Skin-sparing mastectomy (SSM) and nipple-sparing mastectomy (NSM), traditionally recommended for selected cases in which tumor-to-nipple distance is > 2 cm, also represented a major progress in the management of breast cancer, facilitating immediate breast reconstruction and becoming increasingly popular due to the more satisfactory cosmetic outcome.7,8 Nevertheless, since no prospective randomized studies have been conducted to evaluate the oncological safety of these techniques, their use in clinical practice is based predominantly on retrospective studies, many of which involve small sample sizes.9-14 Therefore, numerous questions remain regarding expanding the criteria for recommending NSM. Controversial issues include its use in locally advanced cases, the criterion for tumor-to-nipple distance, the routine use of frozen section of the base of the nipple, the need for postmastectomy radiotherapy, and the thickness of the skin flap.15-19
The primary objective of the present study was to evaluate the oncological outcomes of patients submitted to NSM in an unselected population seen at a single Brazilian institute.
This cross-sectional retrospective study evaluated a cohort of unselected patients with invasive carcinoma or ductal carcinoma in situ (DCIS) in whom NSM had been performed between 2010 and 2020. All patients were operated by the same surgical team in an institute working exclusively within Brazil's public healthcare system (SUS, or Sistema Único de Saúde). The institute's internal review board approved the study protocol under reference CAAE: 42697221.8.0000.5040. Since the data were collected retrospectively and anonymously, no specific written informed consent was required.
The recommendation for NSM was made on an outpatient basis following physical examination and imaging evaluation, normally mammography and ultrasonography, with no breast magnetic resonance imaging (MRI) being performed. Neither tumor size nor tumor-to-nipple distance was taken into consideration in the recommendation for NSM irrespective of whether the patient had an invasive carcinoma or DCIS. On imaging evaluation, tumor-to-nipple distance was ≤ 2 cm in all cases. Patients who had previously had breast cancer or had Paget disease of the nipple, and those with metastatic disease at diagnosis were excluded, as were patients who had undergone a free nipple graft and those with incomplete data on their hospital records.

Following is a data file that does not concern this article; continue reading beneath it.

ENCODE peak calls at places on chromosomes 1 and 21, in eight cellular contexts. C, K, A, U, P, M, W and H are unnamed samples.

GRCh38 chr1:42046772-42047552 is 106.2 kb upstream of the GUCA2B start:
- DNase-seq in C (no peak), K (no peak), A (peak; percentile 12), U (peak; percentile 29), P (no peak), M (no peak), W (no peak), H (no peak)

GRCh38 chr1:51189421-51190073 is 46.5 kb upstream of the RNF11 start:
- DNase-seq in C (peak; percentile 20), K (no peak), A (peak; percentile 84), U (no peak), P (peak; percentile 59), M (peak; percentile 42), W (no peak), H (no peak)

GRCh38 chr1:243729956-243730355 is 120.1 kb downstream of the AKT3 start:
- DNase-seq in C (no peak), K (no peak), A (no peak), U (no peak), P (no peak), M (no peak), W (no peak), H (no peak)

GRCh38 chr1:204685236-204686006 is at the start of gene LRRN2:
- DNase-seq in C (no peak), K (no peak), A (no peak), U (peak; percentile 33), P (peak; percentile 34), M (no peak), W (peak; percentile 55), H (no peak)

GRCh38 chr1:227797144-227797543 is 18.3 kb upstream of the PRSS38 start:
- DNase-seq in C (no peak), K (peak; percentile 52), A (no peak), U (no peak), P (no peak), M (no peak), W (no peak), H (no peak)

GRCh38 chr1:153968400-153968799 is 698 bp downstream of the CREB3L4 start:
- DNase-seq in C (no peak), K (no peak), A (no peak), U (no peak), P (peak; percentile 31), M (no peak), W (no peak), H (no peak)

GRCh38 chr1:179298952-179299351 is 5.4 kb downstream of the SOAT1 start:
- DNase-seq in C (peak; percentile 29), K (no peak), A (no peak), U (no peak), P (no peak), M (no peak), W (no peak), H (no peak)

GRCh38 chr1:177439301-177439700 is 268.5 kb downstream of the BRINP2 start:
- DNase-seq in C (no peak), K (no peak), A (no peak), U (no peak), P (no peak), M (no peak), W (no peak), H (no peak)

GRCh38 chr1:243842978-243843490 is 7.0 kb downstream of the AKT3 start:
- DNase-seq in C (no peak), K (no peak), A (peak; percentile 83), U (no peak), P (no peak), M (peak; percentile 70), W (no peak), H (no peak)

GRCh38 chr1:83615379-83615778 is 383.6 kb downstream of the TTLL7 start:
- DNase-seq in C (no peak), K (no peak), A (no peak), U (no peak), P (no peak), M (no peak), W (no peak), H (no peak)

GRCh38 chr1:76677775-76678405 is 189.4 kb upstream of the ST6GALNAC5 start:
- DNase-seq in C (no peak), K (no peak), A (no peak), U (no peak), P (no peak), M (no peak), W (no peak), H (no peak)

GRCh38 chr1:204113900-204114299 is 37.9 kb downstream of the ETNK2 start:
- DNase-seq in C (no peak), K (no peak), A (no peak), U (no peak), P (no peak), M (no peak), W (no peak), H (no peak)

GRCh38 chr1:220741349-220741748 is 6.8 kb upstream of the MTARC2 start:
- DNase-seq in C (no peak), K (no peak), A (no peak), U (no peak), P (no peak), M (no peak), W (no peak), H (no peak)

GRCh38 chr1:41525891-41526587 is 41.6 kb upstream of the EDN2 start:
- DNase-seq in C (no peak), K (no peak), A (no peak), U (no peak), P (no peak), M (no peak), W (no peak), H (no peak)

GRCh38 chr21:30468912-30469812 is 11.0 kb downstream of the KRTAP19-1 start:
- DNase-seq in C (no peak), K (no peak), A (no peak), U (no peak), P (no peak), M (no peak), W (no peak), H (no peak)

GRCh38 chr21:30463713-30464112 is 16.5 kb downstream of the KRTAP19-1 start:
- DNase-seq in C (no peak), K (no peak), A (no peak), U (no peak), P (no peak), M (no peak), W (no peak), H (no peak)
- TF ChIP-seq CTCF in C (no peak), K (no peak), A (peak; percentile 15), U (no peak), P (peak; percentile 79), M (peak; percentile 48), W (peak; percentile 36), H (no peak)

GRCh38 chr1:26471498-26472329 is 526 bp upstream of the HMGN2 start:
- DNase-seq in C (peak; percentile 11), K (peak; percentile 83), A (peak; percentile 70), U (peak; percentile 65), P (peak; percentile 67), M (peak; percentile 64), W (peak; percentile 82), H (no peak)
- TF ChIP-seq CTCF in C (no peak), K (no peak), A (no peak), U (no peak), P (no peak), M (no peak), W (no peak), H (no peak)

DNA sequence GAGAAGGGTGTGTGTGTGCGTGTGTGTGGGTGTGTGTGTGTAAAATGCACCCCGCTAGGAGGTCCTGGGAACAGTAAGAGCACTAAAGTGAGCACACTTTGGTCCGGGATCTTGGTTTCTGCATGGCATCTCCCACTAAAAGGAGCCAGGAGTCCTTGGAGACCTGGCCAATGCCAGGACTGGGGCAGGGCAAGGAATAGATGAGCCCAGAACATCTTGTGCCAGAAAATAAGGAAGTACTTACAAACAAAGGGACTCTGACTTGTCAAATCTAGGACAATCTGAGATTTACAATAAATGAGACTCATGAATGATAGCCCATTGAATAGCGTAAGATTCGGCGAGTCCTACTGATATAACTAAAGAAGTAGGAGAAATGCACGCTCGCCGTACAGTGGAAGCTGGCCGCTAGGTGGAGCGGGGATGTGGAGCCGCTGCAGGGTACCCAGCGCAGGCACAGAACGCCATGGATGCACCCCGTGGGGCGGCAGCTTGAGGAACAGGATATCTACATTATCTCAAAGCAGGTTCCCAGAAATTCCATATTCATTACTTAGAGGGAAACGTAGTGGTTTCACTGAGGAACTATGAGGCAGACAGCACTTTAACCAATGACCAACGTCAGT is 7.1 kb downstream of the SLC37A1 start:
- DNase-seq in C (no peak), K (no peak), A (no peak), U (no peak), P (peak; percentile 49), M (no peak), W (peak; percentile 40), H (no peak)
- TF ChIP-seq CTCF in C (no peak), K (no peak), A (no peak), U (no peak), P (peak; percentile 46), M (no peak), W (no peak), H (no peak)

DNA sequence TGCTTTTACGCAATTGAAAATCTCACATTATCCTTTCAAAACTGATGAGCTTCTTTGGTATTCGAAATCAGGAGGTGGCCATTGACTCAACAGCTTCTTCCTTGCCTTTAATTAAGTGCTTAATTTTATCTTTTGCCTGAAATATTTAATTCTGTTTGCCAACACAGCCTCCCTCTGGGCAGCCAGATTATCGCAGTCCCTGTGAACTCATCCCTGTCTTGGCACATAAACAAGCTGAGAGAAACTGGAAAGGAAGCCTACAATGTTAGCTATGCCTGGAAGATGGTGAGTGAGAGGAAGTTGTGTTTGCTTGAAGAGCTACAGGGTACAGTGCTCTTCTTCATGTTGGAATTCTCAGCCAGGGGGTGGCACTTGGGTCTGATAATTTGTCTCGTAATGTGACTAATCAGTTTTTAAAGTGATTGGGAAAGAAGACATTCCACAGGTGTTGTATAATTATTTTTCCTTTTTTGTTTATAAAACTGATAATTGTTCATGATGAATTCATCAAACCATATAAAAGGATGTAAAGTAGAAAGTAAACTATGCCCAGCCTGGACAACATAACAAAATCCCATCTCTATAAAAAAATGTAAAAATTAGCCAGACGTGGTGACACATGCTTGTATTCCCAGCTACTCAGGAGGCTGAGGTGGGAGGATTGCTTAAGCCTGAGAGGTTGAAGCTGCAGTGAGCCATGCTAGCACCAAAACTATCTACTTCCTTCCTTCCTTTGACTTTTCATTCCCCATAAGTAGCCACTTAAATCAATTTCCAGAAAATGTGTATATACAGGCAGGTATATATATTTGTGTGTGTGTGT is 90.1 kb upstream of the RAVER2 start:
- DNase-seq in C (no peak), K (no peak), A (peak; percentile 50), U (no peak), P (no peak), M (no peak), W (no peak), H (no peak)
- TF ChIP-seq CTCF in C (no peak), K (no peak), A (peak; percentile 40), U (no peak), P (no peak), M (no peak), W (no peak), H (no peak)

The surgical technique used in NSM was individualized for each patient based on the subcutaneous plane of the breast, and the minimum thickness of the flap was not stipulated. In general, the type of incision in NSM depended on breast size/volume, on ensuring the best possible cosmetic outcome, and on oncological criteria. The skin flap was meticulously dissected using an electric scalpel after the superficial fascia had been identified, according to anatomical and oncological criteria, up to the limits of the breast silhouette, previously identified with the patient in a seated position. Frozen section analysis of the base of the nipple was not routinely performed; however, the nipple margin was always evaluated at histopathology of the surgical specimen, together with all the margins in the specimen. Clear margins were defined as “no ink on tumor” for invasive tumors, and as free margins greater than 2 mm for DCIS. Surgical evaluation of the axilla was carried out through a small separate incision in the axilla for identification of the sentinel lymph node and for performing axillary dissection whenever necessary. The decision regarding the type of immediate breast reconstruction to be performed was made at the discretion of the surgical team. The indication for systemic treatment and for radiotherapy was based on histopathological and immunohistochemical criteria, following the recommendations laid out in the international guidelines. Imaging tests were not used to measure flap thickness postoperatively.